And don’t say “words that sell”
No, it’s not something new, it just sounds new and fancy.
You might be familiar with David Ogilvy and Leo Burnett, but have you ever heard of John Emory Powers? Born in New York in 1837, he was the first full-time copywriter (as far as we know) and he worked for American department stores, Lord & Taylor and Wanamaker's, before becoming a freelancer in 1886.
Yes, you read that right - he became a freelance copywriter in 1886 - talk about being a pioneer…
So even though copywriting might have not existed in Wilma’s time, it does go way back… in fact, it probably existed during her time too, just not in the modern sense of the word…
At some point, she must have written Fred a note that persuaded him to do something.
And I don’t mean the typical “take out garbage” post-it. That’s not copywriting, that’s just an order - or a loving request.
Before you jump the gun...
copywriting doesn't mean making someone do something or buy something. Especially if they’re not interested in it (on any level).
You might enjoy the winter holidays but you’re not going to buy a Christmas tree in July no matter how well it's sold to you.
Copywriting is actually a universally beneficial skill because it helps you in so many different situations: from writing a convincing email for your boss asking for extra budget on a project or a headline that attracts the attention of that tall, dark and handsome potential client (here’s looking at you, kid), to writing a tailored message that might potentially drive a sale.
But it’s not just that… is my point.
So, what are the main types of copywriting?
Landing page and website copywriting that doesn’t just present your company or some once-in-a-lifetime deal
Whenever I open a website and see a “Welcome to [name of company]” message, I want to scratch my eyes. What a wasted opportunity for a catchy text that will connect with the readers and leave them wanting more.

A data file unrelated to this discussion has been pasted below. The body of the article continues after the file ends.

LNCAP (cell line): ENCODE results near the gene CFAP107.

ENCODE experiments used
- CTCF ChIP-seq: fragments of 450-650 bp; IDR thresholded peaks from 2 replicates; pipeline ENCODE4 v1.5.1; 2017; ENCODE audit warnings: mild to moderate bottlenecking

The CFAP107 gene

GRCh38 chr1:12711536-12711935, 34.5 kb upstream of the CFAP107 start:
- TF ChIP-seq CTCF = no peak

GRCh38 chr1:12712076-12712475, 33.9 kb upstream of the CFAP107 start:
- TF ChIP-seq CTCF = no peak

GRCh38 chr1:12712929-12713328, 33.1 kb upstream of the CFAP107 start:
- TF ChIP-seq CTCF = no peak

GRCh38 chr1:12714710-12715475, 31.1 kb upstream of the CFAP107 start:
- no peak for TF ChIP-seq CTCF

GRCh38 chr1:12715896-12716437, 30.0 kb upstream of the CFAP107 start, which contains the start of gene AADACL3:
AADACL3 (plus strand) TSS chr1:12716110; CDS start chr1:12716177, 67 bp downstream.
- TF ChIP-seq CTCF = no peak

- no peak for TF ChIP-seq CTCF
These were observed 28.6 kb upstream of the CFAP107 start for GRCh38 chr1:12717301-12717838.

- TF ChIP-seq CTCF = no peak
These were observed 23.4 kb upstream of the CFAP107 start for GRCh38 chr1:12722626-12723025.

That’s what you want out of a website and that’s what good web copywriting is all about.
In fact, landing page and website copywriting are among the most popular projects for copywriters everywhere. In a way, it’s one of the best opportunities to shine in front of a client because the success of a website is easier to measure than other projects. You can see where people click, how long they’re on a page and how fast they bounce off it.
Ad copywriting, from ads to social media paid content
Ads are annoying. We’re just annoyed with them. And truthfully so because we’re wired to be reluctant to a sales pitch. You see the little “sponsored” mark and you’re automatically rejecting the idea of that ad and psychologically rolling your eyes at it.
What I’ve seen is that companies don’t really hire copywriters for ad copy, they hire ads specialists who also do the writing. Some are good, others even dismiss the content and write anything because “the image is what counts”. Kill me now…
The potential is there, companies just lack the comparison between a professional copywriter and an ad specialist writing the copy.
Email copywriting that helps get that potential client through the sales funnel
This is something you see a lot: you want a checklist off of someone’s website and you leave your email. You get an email with the pdf, a short bio of the author and a brief reminder that they specialize in X. Interesting… you might think… but not for now.
A week passes by and you get a second one that speaks of the importance of one of the points on the checklist… which that guy coincidentally sells... hmmm interesting again but is this the right time to hire this guy?
And since the guy knows you open his emails and interact with them, he eventually offers you a deal you can’t say no to.
Trickery? No, a deal where both parties win.
Ok, there are way more types of copywriting but these 3 are very good examples of where good copywriting can make a difference.
Where it can actually have a very high impact but…
That’s just me thinking out loud...